Imran Arif

Date of Graduation


Document Type


Degree Type



College of Business and Economics



Committee Chair

Shuichiro Nishioka

Committee Co-Chair

Arabinda Basistha

Committee Member

Joshua C Hall

Committee Member

Maryam N Nejad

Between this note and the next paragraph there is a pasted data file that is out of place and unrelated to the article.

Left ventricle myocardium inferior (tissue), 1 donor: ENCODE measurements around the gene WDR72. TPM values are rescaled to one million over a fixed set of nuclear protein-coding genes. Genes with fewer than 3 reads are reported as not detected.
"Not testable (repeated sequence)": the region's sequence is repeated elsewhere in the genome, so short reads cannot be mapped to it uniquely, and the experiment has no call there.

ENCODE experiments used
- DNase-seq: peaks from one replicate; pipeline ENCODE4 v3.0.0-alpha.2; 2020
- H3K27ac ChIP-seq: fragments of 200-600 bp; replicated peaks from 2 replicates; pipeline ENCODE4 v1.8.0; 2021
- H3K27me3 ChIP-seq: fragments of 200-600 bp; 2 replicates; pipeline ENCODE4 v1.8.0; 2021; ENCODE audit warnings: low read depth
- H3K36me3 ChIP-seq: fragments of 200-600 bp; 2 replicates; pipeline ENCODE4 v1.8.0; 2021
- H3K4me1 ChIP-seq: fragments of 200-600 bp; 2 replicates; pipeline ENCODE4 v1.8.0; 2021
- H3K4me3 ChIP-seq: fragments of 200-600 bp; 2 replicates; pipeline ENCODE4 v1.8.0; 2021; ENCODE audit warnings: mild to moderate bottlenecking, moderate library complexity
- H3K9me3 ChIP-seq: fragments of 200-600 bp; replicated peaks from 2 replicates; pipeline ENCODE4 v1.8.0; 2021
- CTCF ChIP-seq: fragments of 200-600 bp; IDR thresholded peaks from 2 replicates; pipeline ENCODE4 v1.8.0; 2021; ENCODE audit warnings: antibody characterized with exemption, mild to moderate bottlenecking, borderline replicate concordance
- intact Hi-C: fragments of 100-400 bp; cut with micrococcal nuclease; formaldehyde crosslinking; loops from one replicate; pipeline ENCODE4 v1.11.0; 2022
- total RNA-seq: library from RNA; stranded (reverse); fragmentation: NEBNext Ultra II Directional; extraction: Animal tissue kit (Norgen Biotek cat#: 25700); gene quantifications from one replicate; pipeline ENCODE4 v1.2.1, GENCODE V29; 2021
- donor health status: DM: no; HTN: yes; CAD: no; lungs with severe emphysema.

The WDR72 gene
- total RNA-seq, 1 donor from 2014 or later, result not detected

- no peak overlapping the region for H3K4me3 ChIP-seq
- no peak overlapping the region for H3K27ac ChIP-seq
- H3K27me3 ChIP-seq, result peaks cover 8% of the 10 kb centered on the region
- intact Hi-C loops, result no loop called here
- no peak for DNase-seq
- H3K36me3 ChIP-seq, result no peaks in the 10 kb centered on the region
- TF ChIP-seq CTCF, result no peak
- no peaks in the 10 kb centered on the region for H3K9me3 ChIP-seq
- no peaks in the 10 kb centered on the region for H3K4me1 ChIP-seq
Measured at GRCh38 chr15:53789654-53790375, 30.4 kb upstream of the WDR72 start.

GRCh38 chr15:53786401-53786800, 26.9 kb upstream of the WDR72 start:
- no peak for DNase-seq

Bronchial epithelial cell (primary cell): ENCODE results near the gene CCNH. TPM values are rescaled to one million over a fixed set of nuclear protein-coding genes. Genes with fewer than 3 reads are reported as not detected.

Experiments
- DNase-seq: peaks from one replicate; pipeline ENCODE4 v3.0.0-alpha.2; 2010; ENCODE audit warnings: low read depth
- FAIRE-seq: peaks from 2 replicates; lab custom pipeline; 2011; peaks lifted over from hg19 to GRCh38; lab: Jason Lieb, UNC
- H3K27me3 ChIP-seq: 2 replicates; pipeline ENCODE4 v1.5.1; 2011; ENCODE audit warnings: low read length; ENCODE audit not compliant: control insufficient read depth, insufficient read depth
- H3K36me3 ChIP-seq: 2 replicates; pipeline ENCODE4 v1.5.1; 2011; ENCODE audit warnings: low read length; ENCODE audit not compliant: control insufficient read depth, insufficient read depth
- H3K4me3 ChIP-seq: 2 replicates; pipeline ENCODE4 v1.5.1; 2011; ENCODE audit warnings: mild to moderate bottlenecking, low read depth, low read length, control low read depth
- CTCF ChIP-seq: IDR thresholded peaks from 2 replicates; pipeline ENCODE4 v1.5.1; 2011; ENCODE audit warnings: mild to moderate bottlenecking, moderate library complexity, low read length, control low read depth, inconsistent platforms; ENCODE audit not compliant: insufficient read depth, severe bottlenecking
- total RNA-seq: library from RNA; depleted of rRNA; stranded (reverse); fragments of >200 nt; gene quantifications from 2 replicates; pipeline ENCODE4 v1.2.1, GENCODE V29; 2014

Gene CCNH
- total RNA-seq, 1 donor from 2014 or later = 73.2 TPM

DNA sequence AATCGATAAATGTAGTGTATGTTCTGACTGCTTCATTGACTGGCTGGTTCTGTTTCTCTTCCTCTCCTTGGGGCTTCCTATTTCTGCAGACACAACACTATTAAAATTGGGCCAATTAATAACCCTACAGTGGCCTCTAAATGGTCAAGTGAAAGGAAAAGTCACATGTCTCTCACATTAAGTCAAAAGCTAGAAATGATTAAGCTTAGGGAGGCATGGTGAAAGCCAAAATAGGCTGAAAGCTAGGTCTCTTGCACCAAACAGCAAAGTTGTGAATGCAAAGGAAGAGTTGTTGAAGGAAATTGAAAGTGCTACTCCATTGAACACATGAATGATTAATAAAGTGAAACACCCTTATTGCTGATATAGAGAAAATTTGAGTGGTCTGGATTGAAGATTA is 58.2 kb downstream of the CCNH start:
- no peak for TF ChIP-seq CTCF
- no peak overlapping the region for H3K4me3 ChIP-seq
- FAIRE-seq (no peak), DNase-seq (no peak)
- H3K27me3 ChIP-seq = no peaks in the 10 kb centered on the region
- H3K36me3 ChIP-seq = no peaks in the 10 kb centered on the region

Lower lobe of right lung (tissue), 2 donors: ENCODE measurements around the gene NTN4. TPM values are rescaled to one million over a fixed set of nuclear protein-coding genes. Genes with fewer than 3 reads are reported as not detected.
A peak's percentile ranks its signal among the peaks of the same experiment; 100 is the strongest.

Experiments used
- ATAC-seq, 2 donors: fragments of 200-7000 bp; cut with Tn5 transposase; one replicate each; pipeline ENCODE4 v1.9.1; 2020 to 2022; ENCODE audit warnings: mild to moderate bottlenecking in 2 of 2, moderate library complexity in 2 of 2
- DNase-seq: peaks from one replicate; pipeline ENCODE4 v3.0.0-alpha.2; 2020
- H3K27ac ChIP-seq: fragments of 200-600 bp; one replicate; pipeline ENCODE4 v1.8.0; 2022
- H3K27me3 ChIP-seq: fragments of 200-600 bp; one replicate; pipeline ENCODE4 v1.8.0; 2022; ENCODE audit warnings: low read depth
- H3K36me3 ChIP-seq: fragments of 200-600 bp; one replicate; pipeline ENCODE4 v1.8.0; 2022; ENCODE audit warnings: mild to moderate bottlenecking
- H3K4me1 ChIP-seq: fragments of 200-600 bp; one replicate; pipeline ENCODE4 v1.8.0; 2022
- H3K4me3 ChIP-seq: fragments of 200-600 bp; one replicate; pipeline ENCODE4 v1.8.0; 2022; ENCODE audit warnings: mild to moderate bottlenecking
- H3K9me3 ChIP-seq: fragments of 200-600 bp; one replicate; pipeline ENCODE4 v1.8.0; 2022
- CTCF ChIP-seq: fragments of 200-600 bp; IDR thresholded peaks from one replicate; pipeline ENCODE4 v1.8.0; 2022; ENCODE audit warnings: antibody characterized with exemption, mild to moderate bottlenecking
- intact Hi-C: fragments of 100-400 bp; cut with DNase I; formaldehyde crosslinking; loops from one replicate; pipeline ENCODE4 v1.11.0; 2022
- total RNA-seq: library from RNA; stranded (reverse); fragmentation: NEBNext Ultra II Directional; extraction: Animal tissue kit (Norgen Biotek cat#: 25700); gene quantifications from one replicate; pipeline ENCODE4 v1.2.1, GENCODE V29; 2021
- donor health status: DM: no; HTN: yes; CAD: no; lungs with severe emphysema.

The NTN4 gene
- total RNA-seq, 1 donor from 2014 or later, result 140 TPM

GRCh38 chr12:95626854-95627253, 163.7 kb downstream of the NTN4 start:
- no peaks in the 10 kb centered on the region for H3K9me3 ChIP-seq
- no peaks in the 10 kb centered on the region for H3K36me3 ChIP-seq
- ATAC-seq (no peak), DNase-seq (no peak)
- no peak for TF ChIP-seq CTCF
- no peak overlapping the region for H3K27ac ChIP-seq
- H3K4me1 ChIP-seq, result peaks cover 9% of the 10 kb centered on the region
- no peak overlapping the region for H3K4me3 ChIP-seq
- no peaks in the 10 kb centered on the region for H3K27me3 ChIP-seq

This dissertation contains research on three topics in economic development. The main argument of this dissertation is that when societies interact, they learn new ideas, superior technologies, and new production processes from each other. Any barriers to this interaction can hurt the diffusion of ideas across nations. Chapter 1 tests the relationship between international travel and institutions. This paper features a neglected channel of institution convergence among countries, i.e., international travel. International travel clearly increases human interaction over space and exposes societies to foreign influences, foreign ideas, and foreign institutions. Does international travel promote institutional change in a traveler's home country? This paper uses panel data on 149 countries from 1995-2012 to test the hypothesis of institutional convergence among countries stemming from international travel. Our instrumental variable results indicate that institutions are very persistent over time and that international travel itself is not a significant determinant of institution quality in the home country. However, institutional quality in host countries visited by travelers has a significant effect on home country institutions, and this effect increases with the number of travelers. In the system GMM settings, we do find evidence for institutional convergence among countries. Chapter 2 tests the relationship between mobility of international students and technology diffusion. This paper investigates whether foreign qualified students bring new ideas and technical expertise from abroad, disperse them, and stimulate aggregate productivity in their home countries. An instrumental variable is derived from a fitted gravity equation model. An unbalanced panel data of 111 countries during the period 1950-2012 shows that foreign education has a statistically significant effect on technology diffusion. The results are robust across different sub-samples and to the inclusion of other channels of technology diffusion. These findings should prove helpful to policy makers in developing economies to adopt more open education policies and to increase public spending on foreign education. Chapter 3 tests the relationship between barriers to international mobility and technology diffusion. Barriers to international mobility are the critical factors to impede the process of international technology diffusion. Using bilateral visa restrictions data from 30 host and 198 home countries over the period of 2001-2012, this paper shows that the international technology gap increases as the barriers to international mobility increase. These results are robust across three different measures of visa restrictions and even after taking care of econometric problem of endogeneity. The results suggest that visa facilitation programs by advanced countries could promote international technology diffusion.